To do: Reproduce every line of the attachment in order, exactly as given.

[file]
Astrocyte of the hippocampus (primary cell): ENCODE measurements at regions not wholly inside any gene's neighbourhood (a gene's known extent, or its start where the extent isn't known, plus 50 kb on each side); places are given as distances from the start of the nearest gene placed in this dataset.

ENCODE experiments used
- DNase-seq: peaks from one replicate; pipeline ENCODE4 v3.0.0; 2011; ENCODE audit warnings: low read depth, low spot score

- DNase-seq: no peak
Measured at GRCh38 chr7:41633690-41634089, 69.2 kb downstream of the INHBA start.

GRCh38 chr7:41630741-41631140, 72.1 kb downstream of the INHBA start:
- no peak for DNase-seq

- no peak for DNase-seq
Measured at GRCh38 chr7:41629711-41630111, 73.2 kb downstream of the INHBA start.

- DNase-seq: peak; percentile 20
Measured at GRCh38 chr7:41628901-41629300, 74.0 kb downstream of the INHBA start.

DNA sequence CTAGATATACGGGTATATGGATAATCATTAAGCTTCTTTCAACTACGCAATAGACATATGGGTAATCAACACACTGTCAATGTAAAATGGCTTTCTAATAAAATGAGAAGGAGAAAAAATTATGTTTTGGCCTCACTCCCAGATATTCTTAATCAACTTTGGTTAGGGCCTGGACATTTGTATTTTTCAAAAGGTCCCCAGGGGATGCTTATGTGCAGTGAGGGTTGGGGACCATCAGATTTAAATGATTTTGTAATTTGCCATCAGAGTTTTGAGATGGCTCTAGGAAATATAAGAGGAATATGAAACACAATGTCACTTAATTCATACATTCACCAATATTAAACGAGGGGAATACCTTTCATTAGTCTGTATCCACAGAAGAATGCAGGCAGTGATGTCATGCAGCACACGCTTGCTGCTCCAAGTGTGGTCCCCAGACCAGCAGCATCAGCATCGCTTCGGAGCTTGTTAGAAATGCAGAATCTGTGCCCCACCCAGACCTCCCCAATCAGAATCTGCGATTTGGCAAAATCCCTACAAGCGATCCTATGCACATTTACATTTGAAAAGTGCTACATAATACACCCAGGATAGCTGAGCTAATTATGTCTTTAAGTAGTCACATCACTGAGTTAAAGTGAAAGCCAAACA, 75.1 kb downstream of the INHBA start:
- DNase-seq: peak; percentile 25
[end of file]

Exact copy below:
Astrocyte of the hippocampus (primary cell): ENCODE measurements at regions not wholly inside any gene's neighbourhood (a gene's known extent, or its start where the extent isn't known, plus 50 kb on each side); places are given as distances from the start of the nearest gene placed in this dataset.

ENCODE experiments used
- DNase-seq: peaks from one replicate; pipeline ENCODE4 v3.0.0; 2011; ENCODE audit warnings: low read depth, low spot score

- DNase-seq: no peak
Measured at GRCh38 chr7:41633690-41634089, 69.2 kb downstream of the INHBA start.

GRCh38 chr7:41630741-41631140, 72.1 kb downstream of the INHBA start:
- no peak for DNase-seq

- no peak for DNase-seq
Measured at GRCh38 chr7:41629711-41630111, 73.2 kb downstream of the INHBA start.

- DNase-seq: peak; percentile 20
Measured at GRCh38 chr7:41628901-41629300, 74.0 kb downstream of the INHBA start.

DNA sequence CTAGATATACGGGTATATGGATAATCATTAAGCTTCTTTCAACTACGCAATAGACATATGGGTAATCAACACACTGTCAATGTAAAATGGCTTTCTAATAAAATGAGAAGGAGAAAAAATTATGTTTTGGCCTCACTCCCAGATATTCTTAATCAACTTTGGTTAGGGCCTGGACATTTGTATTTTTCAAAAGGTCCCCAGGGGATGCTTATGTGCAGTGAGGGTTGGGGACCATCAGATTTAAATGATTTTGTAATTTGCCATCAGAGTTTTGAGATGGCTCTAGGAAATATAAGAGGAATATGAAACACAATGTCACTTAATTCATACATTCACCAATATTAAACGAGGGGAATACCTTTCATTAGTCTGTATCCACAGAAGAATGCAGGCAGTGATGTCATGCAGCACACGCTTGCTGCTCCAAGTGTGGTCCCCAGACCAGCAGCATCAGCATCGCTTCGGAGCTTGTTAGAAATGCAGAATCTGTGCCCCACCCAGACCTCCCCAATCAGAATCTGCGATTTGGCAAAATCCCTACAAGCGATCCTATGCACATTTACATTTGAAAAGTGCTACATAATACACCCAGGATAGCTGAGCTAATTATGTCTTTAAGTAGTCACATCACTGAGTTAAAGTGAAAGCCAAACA, 75.1 kb downstream of the INHBA start:
- DNase-seq: peak; percentile 25